20 Comments on “What’s in a logo?”

  1. Fred Says:

    Logos are important but as a communication tool they should also reflect the university’s “personality”. Most ancient universities do not change their logos too much (or at all) because they probaly see it as an expression of their established tradition. So the right logo is important…

    • As for ancient universities, you might think that, but in fact they have been busily changing their logos as much as anyone else over the past ten years. Whether they have done it well is another matter.

      • Fred Says:

        Well from my comment one could argue that at least they didn’t change it much 🙂 Basically my perception is that some old universities avoid modern logos and some “new” universities have chosen logos that look “old”…

  2. Jilly Says:

    The very first time I saw the current DCU logo, I remember that the words ‘downward spiral’ popped into my head… In the main, I’m inclined not to place too much importance on such things, so I think that all the logos shown above are fine (apart from Goettingen, which as you say is illegible to the outsider). But I would agree with Fred that traditional ‘crest’ logos are probably of considerable use in communicating the established nature of older universities…

  3. Vincent Says:

    They seem to be like the canceling stamp on a letter. I think your method, the simple statement of commission is far better than the book sized set of instructions.
    Looking at NUI,G, you’d think it was Oxford. While you’d have to wonder if anybody had come across colour theory.
    Toulouse works very well in that company.

  4. jfryar Says:

    If I was a student wanting to do a degree in computer science, went on the webpage of a computer science department, and found half the links to be missing, I’d not be impressed. I’d think ‘what kind of computing department can’t even get the webpage right’.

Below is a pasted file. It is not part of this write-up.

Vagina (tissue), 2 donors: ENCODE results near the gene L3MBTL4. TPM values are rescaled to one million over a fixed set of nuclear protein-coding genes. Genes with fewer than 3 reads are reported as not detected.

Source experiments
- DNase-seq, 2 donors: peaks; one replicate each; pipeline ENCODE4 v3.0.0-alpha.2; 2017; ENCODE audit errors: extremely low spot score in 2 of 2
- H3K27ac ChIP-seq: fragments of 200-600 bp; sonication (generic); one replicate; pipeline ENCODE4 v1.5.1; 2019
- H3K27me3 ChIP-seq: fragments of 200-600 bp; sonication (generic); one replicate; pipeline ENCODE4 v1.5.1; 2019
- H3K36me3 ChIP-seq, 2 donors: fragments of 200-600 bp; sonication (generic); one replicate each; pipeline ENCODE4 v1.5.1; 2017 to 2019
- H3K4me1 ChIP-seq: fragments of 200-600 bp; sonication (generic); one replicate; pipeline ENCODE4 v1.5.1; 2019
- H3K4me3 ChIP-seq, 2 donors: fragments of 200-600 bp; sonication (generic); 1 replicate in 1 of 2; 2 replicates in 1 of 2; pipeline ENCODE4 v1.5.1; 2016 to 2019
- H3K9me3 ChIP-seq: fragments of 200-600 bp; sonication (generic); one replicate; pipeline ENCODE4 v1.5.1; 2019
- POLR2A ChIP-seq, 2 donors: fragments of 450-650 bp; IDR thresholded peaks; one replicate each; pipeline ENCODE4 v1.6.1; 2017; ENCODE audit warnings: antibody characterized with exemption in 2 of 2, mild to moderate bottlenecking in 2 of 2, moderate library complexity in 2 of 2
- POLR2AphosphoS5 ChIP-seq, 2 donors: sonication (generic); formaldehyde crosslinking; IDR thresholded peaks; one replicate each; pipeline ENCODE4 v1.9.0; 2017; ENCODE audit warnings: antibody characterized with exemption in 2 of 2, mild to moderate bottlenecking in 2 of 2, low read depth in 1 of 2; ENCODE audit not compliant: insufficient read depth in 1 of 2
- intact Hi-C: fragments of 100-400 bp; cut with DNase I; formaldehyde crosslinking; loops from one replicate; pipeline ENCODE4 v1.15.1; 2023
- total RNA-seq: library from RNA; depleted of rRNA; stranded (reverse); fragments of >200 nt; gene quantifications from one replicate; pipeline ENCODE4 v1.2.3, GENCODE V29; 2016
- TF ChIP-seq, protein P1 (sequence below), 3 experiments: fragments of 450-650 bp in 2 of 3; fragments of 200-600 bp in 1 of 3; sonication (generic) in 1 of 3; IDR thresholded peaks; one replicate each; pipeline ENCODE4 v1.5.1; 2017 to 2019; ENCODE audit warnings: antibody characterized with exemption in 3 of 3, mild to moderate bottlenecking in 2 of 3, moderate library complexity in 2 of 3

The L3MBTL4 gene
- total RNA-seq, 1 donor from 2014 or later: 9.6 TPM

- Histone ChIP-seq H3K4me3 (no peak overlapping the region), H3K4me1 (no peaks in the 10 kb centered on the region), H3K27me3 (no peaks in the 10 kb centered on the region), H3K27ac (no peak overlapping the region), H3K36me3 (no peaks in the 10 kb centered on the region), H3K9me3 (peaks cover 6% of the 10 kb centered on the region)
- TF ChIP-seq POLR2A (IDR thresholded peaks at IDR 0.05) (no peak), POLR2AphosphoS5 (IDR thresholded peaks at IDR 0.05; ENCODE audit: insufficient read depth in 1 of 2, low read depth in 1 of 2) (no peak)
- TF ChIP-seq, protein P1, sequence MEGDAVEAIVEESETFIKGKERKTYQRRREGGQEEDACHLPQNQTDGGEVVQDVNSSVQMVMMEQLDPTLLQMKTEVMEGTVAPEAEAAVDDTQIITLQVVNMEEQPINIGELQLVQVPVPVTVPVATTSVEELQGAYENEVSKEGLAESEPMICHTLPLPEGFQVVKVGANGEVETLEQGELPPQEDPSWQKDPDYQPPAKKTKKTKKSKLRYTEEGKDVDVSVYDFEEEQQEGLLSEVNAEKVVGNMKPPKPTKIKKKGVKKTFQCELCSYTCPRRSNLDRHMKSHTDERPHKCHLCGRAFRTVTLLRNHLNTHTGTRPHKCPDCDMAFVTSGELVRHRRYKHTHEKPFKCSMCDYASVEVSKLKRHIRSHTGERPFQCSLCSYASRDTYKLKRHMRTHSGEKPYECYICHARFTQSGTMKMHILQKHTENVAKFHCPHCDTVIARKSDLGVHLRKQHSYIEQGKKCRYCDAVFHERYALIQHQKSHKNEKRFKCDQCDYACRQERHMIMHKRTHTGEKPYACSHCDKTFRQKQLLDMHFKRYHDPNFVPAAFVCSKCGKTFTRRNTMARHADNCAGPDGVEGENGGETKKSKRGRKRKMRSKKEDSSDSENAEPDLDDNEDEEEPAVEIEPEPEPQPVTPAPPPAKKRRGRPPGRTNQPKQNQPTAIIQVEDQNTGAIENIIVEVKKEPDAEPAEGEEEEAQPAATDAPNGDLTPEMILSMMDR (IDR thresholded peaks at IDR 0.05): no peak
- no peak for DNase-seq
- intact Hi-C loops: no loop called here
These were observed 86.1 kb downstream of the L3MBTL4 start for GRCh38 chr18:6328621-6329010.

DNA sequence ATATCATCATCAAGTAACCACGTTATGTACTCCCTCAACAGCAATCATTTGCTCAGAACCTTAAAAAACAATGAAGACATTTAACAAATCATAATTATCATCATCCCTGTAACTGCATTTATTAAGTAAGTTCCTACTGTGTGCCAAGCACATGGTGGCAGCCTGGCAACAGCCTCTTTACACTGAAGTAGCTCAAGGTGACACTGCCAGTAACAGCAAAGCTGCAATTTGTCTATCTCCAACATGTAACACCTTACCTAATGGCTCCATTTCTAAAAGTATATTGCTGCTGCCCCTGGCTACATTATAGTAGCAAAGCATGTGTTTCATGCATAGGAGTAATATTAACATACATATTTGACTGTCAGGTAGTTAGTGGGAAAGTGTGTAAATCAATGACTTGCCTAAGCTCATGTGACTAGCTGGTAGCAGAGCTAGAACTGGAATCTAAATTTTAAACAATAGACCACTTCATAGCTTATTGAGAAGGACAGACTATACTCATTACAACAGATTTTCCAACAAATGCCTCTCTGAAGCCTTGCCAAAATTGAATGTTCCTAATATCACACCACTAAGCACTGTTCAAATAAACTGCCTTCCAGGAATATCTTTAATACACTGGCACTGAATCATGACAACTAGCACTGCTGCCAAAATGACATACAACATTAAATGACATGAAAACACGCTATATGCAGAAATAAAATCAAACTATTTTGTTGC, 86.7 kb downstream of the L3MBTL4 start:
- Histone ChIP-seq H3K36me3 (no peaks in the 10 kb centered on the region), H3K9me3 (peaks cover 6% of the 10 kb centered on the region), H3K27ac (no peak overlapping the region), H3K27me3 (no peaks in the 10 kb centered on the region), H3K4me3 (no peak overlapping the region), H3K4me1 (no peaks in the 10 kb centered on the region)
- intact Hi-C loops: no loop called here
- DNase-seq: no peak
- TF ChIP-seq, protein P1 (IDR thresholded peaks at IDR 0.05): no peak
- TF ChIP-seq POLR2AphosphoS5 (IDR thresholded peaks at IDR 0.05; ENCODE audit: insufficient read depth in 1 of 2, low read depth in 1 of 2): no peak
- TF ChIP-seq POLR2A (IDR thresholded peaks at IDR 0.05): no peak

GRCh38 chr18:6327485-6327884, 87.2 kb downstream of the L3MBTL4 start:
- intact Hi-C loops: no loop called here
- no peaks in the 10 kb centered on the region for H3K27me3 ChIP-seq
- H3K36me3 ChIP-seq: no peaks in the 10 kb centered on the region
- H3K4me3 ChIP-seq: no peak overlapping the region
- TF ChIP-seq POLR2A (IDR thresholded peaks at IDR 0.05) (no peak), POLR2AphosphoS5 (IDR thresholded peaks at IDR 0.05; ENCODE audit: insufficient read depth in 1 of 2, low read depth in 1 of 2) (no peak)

Logos, in my opinion, fall into the same sort of analysis. If a young university, selling itself as ‘progressive’ and ‘modern’, had a crusty old logo it would form an instant impression. If, for example, the institution also offered degrees in media studies or marketing you’d be suspicious of a logo that wasn’t all funky and modern. Not that I’m saying people necessarily perform a conscious analysis but I certainly believe logos are important and can create a ‘corporate identity’ within the first few seconds of someone looking at them.

  5. Anna Notaro Says:

    Logos are bit like a nation’s flag, they express a distinctive identity and help to establish the character. It’s interesting how some logos might cost millions and be ineffective and some cheap and successful. A case in point is the Nike logo (only $35!) produced by a design student in 1971. I guess there is a lesson there for universities, to make the most of their in-house resources!

  6. What are your thoughts on the current Robert Gordon University Logo, Ferdinand? Do you think it helps communicate the University’s strategy of being ‘The Professional University’? I must say I like the DCU logo as a design; but would not have known what the letters stood for (until now). I would be interested in seeing how the DCU corporate Identity as a whole is applied.

  7. Al Says:

    Quite Saturnine…

  8. Michael Scott Says:

    If logos matter that much, then surely style has finally triumphed over substance?

    • anna notaro Says:

      Michael, that might be the case sometimes, however the conclusion you draw it’s a bit of a simplification. Although logo means ‘word’ from the Greek logos often combine an icon (image) and text (quite an effective combination), hence they are not *just* a style image, besides I would dispute that style in itself can be so easily dismissed…